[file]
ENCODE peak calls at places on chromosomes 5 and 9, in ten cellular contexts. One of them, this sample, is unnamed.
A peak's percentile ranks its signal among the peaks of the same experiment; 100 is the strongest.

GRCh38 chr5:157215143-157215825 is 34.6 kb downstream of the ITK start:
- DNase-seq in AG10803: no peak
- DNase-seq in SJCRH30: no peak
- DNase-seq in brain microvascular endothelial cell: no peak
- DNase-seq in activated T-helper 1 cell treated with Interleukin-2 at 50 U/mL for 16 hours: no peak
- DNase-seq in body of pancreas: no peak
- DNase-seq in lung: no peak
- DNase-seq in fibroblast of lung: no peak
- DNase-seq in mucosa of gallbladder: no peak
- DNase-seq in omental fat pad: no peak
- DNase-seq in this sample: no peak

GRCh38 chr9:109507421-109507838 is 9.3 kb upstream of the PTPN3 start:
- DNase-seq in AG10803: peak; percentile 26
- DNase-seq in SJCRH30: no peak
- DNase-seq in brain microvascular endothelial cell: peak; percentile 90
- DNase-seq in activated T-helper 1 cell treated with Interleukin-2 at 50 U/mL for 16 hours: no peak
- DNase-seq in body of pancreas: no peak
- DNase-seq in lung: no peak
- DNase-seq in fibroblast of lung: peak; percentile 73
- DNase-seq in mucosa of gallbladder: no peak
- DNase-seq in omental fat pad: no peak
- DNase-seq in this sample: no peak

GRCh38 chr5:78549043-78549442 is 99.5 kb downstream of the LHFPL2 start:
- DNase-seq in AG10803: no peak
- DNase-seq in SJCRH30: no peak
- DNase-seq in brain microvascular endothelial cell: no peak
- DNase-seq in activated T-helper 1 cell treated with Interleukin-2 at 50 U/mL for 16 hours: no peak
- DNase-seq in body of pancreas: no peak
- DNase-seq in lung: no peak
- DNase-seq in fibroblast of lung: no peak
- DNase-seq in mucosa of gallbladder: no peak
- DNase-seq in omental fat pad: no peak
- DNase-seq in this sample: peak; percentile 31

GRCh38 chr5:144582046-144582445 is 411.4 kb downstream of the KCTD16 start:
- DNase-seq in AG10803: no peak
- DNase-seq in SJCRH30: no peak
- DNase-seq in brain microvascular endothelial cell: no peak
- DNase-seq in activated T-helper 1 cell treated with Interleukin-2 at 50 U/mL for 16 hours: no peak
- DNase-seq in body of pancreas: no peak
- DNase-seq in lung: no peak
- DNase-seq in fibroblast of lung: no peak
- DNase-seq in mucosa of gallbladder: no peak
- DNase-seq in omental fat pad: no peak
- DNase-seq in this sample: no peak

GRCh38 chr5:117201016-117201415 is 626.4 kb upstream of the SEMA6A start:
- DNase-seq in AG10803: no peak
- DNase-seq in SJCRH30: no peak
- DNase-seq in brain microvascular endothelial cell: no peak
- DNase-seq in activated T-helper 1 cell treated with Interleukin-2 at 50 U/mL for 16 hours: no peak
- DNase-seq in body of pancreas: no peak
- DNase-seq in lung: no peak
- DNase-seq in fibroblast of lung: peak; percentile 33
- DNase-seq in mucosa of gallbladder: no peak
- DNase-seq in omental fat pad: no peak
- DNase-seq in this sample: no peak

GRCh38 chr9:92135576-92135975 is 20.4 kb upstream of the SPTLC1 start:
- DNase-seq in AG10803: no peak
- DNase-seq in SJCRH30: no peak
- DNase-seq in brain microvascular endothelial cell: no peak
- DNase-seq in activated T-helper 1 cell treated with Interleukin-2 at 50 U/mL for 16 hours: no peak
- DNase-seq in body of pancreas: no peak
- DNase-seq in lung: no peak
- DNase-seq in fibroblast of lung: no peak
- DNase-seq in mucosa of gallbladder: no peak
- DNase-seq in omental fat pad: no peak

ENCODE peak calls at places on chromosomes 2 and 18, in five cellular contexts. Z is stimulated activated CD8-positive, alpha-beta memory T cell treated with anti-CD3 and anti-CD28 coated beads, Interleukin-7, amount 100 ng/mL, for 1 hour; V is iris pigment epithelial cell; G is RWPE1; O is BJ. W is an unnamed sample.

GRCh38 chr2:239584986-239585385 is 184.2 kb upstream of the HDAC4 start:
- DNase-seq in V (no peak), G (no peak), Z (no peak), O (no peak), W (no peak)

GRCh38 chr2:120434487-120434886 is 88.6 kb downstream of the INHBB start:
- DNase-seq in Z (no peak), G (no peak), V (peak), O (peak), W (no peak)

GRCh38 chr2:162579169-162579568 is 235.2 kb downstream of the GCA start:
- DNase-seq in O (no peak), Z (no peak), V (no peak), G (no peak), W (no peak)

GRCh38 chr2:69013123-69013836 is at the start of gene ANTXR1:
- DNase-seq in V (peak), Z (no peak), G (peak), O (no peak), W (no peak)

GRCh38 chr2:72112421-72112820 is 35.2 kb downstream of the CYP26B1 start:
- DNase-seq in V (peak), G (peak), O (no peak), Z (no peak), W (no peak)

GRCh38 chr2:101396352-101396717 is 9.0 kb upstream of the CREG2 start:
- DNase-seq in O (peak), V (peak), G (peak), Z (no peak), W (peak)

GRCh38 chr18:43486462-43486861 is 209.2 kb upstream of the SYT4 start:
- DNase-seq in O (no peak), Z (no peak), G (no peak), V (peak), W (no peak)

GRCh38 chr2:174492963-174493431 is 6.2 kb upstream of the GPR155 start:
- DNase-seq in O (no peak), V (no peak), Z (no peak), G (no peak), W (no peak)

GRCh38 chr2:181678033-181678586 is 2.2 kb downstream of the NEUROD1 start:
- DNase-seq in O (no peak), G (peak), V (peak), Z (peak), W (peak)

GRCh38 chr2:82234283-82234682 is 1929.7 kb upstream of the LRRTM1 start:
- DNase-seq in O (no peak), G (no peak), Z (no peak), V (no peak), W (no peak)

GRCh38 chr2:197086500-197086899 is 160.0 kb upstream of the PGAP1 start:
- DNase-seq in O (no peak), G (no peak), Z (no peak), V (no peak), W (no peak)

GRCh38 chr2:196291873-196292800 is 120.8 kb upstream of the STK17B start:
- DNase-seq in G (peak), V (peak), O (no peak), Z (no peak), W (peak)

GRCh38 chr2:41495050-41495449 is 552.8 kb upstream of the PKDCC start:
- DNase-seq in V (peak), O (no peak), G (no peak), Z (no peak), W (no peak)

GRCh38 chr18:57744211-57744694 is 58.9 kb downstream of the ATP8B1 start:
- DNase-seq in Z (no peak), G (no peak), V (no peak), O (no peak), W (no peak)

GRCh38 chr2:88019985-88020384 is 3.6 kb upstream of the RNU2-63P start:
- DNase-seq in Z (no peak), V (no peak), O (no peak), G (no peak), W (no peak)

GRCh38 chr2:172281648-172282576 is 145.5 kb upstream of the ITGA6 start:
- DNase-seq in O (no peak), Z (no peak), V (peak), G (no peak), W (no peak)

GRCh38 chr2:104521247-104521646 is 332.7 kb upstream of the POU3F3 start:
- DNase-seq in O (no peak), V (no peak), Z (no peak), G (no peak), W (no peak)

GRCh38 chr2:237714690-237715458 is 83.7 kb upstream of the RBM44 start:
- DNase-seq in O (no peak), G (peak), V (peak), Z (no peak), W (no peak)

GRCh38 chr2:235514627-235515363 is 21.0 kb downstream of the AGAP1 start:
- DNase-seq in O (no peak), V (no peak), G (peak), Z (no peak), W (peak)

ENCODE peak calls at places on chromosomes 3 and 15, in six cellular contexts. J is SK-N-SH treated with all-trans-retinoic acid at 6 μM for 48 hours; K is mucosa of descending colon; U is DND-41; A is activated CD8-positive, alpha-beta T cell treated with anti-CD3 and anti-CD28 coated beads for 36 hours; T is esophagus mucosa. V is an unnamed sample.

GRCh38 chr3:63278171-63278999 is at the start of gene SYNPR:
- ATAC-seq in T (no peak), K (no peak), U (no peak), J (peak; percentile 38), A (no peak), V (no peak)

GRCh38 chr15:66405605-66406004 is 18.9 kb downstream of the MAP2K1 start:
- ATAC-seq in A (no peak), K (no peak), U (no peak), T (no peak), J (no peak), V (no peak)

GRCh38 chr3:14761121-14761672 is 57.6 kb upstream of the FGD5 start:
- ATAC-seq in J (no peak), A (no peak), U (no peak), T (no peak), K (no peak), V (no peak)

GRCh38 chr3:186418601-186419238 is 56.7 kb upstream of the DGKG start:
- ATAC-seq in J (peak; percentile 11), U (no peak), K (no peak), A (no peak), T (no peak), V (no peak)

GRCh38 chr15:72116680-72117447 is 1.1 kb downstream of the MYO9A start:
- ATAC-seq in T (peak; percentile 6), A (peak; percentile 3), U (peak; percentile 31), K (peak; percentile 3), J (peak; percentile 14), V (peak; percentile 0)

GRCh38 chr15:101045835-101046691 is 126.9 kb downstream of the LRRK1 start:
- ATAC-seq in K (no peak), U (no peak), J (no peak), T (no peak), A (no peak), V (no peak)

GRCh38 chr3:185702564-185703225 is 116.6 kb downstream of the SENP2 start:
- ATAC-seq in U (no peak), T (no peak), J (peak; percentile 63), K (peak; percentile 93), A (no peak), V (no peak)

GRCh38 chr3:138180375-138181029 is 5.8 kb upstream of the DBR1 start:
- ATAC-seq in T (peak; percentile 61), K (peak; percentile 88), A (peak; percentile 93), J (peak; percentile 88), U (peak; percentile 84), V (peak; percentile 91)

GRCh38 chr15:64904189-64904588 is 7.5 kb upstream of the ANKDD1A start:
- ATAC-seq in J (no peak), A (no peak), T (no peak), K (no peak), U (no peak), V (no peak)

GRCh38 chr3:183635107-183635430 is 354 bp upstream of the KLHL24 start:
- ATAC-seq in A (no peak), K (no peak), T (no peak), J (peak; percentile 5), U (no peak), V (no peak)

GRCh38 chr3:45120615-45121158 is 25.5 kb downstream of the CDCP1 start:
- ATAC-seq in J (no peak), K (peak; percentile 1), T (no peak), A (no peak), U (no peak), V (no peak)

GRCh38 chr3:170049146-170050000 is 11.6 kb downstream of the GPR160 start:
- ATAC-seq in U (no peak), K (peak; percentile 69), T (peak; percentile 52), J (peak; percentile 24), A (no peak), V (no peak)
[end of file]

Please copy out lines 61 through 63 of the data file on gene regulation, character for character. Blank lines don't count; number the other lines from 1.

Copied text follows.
- DNase-seq in brain microvascular endothelial cell: no peak
- DNase-seq in activated T-helper 1 cell treated with Interleukin-2 at 50 U/mL for 16 hours: no peak
- DNase-seq in body of pancreas: no peak